Tuesday, May 15, 2012

Mechanical Turk Review of My Art #13

This is a project where I pay workers on Amazon's Mechanical Turk to review my art and website and pay them $5 dollars for 500 words. This is the 13th review I've received:

I have to admit that every time I get a chance to see the work of a new up-and-coming artist or aspiring visionary, a sense of excitement and anticipation takes over and lets me stranded somewhere between hope and despair. Why? Because, I've seen so many wonderkids that could have reached the top but alas, an almost even amount that just blew their chance and eventually moved on to something else. When I came across Paul Shortt or P. S. as he proclaimed himself, I got a bit of both: the moment you land on his name-bearing page, you get a sample of what he' s all about. 

I loved the 'still of form' video, that portrays a man being denied access to a car. A video is bound to be added, which I eagerly await to see if it will only enhance the plot portrayed by the picture or spoil the whole thing together. I say this because his work reeks all over of these two elements. As in the first picture, you see a man attempting to enter a car, we can only imagine in order to do something, to 'get places', thus we get the resounding light motive of hope, only for him to be denied that, giving you a sense of desperation. Next, a very slick named exhibit, the 'Please do not climb' one, only contributes to this pattern. You see a man aspiring to climb over steps, those of adversity, painted in white all over, that is solicited to cease.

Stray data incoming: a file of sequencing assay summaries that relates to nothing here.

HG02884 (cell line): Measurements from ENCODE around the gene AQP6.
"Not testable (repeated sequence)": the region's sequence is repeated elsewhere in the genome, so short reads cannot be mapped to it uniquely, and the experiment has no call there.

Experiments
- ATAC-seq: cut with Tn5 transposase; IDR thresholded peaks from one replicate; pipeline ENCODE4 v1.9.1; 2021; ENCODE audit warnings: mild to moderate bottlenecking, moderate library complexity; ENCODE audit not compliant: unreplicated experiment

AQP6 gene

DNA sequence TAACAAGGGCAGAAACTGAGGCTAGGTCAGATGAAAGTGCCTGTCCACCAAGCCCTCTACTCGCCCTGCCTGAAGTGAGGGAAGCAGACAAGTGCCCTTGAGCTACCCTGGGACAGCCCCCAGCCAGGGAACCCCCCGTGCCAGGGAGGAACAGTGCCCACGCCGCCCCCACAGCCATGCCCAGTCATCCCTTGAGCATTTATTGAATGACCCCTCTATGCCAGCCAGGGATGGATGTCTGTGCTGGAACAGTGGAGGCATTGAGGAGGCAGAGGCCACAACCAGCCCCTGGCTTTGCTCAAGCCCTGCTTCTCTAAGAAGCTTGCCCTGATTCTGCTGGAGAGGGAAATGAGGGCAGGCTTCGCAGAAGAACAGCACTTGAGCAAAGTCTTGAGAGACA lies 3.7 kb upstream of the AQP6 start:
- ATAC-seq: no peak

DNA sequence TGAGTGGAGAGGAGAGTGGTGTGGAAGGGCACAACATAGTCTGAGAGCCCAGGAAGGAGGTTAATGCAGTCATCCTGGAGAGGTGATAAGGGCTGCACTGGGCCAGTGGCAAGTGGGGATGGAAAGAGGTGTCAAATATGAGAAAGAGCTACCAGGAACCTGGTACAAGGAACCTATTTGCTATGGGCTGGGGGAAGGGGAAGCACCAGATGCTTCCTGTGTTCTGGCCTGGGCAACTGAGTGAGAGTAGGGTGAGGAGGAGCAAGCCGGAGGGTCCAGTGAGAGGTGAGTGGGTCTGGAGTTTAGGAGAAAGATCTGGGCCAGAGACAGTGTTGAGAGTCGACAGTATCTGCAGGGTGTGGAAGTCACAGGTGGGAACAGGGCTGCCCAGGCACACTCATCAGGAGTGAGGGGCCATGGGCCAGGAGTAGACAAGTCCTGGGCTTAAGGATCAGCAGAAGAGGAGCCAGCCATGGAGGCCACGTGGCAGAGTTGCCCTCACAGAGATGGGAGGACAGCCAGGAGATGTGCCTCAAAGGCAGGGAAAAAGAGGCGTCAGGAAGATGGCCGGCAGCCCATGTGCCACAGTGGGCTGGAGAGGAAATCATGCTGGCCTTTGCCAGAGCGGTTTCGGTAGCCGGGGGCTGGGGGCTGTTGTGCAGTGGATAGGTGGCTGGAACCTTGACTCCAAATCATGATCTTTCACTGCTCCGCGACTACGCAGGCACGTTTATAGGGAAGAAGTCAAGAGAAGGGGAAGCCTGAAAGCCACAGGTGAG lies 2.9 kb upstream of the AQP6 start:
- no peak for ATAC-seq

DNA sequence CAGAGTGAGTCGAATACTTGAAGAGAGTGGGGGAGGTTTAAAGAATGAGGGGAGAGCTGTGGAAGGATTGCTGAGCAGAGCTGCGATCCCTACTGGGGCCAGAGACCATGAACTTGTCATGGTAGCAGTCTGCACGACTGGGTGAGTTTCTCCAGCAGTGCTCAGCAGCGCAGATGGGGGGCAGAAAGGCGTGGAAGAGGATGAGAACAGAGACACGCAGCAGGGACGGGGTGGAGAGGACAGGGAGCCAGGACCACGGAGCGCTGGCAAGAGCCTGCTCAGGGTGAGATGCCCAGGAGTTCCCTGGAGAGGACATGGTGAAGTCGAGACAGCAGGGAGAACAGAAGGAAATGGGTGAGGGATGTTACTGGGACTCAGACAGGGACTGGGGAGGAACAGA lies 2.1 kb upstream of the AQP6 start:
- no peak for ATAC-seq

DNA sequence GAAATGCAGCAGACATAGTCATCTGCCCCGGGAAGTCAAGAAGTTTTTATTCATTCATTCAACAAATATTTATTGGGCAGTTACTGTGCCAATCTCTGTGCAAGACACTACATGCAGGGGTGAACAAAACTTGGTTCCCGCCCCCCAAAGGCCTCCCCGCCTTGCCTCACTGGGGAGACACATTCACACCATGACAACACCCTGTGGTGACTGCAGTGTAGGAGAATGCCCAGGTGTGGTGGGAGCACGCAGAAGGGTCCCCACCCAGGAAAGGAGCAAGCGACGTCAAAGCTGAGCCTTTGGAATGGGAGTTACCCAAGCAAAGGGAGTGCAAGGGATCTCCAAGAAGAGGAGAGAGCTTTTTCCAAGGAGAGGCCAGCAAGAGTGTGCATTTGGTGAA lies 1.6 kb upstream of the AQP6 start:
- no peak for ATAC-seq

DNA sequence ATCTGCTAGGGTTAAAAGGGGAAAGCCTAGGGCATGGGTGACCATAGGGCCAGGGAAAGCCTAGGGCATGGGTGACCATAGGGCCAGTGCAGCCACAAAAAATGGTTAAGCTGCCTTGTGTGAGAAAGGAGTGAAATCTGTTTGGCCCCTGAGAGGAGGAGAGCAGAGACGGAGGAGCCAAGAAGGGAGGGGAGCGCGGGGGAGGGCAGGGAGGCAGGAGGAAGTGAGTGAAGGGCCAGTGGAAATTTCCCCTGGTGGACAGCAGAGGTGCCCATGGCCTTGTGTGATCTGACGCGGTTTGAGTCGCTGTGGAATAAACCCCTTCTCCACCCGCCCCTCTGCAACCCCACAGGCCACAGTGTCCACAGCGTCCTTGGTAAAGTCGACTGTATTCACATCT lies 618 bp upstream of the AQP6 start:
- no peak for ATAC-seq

One of my favorites, less expressive in appearance but full of meaning in essence, is the 'Certificates' section, that just represents a kind of gateway to the artists soul, if you' ll excuse the big words. Here, he provides a subtle take on his work all together, what he basically says is that he doesn't take himself seriously and before you jump the proverbial boat, hear me out. You might think that' s a bad thing but it' s not, you see so many artists being pretentious and overly complex, that as a viewer you really can' t relate to any of their work and can' t come to appreciate what might actually be very good. What P. S. offers is this, the chance for you, the viewer to take him seriously and I cant’s speak for others, but I did. It' s a kind of trick, or if you believe in magic, it' s what makes the difference between something ordinary and something great, you can' t teach it or learn it, you either have it or you don' t. That vibe you instill in others, to be a part of what you did. P. S. manages that and, in my book, that' s the promise of greatness. If he will fulfill his potential or not, is up to him. But from where I' m sitting, it just can' t look any brighter for him and especially his art. Looking forward to see his story unfold.